Where do you see yourself in 5 years?

Continuing to work on this project with even more amazing creative people. When thinking about the purpose of Black Sands, I wanted something that is evergreen and could also be challenging for me creatively. By focusing on the collaboration and inclusion I feel like that opens up a world of possibilities for creativity. Not only have the songs been a dream to work on, I’ve been so inspired by every single person I’ve worked with. That’s something I always want to have around me.

Your style is very original and elaborate. How do you take care of your aesthetics?

I appreciate that. I was very intentional from day one about what I wanted to say and how I wanted people to feel. I’ve been fortunate to have played music almost my entire life. Because of that, I know what I want sonically. By knowing what I’m trying to accomplish from a sonic perspective, I just go out and find great people who can help me bring that sound to life and make it even better than I dreamed of. 

Visually, I’m even more fortunate to have the good fortune to work with one of my best friends, Augusto Paiva @AugustoPaiv. He’s an amazing creative director and photographer who visually helped me visualize what Black Sands could be. 

As they say “Nothing of great significance can be achieved by an individual acting alone.” I’ve had many amazing artists and creatives help me out along the way, including my partner Ling, Alfred Wales, Pierre Zylstra, Adam Balfour and Avery Stribling (and many more I’m sure I forgot to name.)

What was the most daunting moment in your career so far?

When I was in bands previously, I was one of five people. When you’re part of a group it’s less scary but when you’re the only person writing, leading and being the face of the songs you’re the person who puts yourself out there. People love to tell you what they like and dislike about your music and writing something so personal can leave you feeling vulnerable and exposed to the world. But to help myself face that, I remind myself being vulnerable is itself an act of courage. And in being vulnerable and putting my art out into the world I hope that I can connect with other people who have experienced similar feelings and enjoy what I’m doing.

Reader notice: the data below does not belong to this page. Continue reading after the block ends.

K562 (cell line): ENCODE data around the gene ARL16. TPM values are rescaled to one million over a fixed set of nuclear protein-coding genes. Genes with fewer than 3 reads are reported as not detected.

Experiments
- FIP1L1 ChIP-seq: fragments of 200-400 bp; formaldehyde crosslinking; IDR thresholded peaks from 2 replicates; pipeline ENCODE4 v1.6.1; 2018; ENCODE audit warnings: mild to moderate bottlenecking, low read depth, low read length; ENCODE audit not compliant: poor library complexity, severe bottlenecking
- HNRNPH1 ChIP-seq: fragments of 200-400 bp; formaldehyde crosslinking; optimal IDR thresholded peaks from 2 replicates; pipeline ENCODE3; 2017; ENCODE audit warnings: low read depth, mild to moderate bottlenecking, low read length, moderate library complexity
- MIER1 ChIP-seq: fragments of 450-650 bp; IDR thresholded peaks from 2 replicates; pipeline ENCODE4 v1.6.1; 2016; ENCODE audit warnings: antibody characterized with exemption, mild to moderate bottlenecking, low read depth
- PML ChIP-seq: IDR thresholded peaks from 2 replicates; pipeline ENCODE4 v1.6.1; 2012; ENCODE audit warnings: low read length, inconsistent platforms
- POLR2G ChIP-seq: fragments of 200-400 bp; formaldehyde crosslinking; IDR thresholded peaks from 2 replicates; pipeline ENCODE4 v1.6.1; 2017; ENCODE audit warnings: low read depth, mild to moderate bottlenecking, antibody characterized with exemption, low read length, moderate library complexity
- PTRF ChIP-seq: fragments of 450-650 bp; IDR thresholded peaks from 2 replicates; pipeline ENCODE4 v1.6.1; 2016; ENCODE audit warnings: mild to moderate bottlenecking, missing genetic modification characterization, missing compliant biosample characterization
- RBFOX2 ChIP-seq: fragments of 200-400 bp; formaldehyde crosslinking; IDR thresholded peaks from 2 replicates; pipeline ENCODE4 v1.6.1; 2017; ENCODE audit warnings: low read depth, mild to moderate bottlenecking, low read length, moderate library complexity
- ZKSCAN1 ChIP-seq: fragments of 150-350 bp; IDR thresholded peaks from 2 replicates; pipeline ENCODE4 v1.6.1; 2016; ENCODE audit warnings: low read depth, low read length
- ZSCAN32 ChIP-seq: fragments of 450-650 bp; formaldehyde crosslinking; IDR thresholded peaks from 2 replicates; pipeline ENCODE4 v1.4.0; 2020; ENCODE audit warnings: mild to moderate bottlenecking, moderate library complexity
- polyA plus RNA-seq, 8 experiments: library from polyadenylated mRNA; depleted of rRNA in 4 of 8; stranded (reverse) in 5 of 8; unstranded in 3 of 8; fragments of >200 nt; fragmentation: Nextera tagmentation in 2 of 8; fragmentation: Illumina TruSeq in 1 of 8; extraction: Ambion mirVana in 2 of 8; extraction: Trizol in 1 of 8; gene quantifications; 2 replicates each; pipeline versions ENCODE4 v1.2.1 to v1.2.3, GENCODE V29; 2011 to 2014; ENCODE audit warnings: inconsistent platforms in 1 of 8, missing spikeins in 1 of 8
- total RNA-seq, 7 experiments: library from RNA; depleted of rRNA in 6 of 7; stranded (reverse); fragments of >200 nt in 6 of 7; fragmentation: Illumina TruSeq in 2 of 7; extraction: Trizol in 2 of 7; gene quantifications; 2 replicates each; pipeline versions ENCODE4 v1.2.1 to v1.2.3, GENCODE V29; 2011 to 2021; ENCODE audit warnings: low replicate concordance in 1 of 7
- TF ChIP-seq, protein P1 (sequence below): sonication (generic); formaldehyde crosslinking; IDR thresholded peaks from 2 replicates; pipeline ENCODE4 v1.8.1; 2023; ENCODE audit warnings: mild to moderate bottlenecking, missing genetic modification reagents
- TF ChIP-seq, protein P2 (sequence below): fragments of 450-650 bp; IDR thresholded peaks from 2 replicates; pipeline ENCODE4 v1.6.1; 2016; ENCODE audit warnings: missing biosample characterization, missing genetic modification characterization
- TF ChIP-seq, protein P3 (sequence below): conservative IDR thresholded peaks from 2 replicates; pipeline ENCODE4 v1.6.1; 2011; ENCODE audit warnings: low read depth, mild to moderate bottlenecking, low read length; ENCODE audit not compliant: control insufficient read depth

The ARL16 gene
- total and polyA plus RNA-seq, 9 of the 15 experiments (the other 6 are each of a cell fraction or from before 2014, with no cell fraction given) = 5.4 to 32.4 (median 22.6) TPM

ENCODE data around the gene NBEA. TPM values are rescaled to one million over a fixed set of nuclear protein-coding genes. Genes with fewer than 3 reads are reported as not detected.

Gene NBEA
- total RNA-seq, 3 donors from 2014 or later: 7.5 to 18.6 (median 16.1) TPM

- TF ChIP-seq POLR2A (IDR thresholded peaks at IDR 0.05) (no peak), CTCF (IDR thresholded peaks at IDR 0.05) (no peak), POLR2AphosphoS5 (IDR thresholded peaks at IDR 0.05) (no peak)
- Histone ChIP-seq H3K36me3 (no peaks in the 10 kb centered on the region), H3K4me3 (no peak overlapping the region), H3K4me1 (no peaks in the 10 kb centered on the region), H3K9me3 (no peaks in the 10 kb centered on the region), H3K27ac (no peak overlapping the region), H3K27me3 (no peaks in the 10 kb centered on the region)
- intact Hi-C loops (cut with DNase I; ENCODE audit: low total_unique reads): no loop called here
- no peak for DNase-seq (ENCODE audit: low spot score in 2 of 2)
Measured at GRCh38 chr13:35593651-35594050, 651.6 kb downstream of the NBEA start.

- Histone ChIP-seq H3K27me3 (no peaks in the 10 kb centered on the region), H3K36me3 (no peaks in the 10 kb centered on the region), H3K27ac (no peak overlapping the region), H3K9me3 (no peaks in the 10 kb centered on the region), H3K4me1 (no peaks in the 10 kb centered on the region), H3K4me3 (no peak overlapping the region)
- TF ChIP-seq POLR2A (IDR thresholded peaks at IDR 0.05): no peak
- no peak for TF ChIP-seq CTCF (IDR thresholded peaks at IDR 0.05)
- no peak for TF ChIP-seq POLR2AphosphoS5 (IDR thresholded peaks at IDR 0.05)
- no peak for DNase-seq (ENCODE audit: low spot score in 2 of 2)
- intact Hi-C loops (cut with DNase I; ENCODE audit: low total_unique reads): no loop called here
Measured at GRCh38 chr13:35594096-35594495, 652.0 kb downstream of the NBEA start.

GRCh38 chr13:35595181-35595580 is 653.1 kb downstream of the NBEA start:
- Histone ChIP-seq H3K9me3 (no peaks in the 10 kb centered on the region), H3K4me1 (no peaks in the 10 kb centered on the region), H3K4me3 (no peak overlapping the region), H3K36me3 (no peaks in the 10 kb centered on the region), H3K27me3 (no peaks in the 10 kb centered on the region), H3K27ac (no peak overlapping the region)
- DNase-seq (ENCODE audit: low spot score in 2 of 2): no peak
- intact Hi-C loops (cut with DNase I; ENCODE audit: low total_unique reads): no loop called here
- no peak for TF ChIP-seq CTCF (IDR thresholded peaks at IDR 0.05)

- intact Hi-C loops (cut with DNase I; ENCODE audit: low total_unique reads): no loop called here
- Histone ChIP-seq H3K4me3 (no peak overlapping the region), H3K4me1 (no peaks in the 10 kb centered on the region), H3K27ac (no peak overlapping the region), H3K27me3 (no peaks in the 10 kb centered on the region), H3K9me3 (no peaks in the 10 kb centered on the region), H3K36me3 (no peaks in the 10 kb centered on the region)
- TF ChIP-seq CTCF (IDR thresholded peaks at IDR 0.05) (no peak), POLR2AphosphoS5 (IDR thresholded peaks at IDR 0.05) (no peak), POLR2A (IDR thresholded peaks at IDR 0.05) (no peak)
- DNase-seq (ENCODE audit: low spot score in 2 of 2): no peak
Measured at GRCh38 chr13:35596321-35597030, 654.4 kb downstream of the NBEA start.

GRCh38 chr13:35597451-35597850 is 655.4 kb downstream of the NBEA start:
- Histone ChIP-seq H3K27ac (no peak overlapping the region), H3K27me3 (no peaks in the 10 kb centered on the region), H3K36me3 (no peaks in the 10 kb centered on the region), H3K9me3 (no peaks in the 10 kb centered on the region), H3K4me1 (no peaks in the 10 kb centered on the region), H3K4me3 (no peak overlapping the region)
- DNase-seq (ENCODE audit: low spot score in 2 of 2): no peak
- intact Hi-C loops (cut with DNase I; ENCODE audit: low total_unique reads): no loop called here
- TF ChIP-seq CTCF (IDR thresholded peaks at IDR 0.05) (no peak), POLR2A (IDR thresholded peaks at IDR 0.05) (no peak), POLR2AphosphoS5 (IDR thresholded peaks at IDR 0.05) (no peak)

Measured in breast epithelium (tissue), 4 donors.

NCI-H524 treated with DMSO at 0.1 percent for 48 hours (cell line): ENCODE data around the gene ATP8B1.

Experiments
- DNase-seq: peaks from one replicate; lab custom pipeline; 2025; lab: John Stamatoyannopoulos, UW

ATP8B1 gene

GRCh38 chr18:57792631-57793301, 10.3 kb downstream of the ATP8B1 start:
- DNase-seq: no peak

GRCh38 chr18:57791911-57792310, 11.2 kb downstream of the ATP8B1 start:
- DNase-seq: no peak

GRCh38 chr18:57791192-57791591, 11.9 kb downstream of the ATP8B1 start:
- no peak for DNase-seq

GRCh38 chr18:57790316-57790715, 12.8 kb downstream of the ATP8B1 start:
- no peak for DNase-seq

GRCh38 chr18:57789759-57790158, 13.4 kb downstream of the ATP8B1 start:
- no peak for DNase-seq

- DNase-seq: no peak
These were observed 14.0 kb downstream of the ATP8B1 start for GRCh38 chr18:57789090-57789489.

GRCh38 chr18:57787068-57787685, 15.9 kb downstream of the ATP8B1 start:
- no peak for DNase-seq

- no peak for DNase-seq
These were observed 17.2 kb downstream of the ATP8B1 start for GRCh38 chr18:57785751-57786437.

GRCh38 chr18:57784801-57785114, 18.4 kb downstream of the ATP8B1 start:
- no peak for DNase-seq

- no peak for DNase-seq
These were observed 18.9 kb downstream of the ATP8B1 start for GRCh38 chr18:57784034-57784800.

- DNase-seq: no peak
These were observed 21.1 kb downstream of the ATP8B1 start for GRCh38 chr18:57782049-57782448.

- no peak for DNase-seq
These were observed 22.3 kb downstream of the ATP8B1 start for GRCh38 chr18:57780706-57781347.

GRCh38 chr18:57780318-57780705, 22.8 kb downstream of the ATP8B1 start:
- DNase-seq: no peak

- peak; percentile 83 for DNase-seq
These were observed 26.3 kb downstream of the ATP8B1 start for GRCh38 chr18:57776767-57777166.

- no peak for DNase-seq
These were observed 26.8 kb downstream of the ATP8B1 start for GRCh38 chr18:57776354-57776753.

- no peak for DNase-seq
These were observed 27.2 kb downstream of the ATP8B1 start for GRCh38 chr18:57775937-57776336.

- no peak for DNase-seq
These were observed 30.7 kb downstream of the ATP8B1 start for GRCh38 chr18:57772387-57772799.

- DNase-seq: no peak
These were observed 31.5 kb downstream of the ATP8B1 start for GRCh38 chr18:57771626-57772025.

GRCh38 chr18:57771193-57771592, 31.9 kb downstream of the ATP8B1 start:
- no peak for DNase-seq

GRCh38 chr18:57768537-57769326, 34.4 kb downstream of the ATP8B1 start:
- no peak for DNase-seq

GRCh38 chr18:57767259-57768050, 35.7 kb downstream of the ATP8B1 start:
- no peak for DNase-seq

What is the best advice you’ve ever gotten?

“You can’t make everybody happy, so focus on what makes you happy.” When I was younger I really cared about what people thought about my music — I wanted everybody to like it. When people wouldn’t like it I would be offended and couldn’t understand why they didn’t see the merit in what we were doing. Music is highly subjective and personal, and what resonates with one person may not resonate with the next. By focusing on what I enjoy and what’s important to me, I enjoy the process of creating and love when other people find the beauty in what I’m doing. 

Where do you think the next game changer will be in the music industry and entertainment scene?

Two things come to mind. COVID has shown us that collaboration doesn’t have to happen in person, even though there is a special quality about collaborating in person. People from all over the world can work on music together through apps like Splice and SoundBetter. This has lowered barriers to working with incredibly talented musicians from all over the world.  I’m not sure I would’ve found the amazing collaborators on Afterglow and my new tracks without these tools.

 Second,  licensing and sync is a massive opportunity for artists to leverage their music and build a more sustainable career.  Music is vital to film, television and video as a medium. With the growing competition in the streaming video space, you’ll see a higher demand for music and a need to rethink the model in how artists monetize their music. I also think you’ll see more and more unique collaborations with artists to help score and collaborate on tracks for content.This isn’t anything new, but should increase opportunities for artists.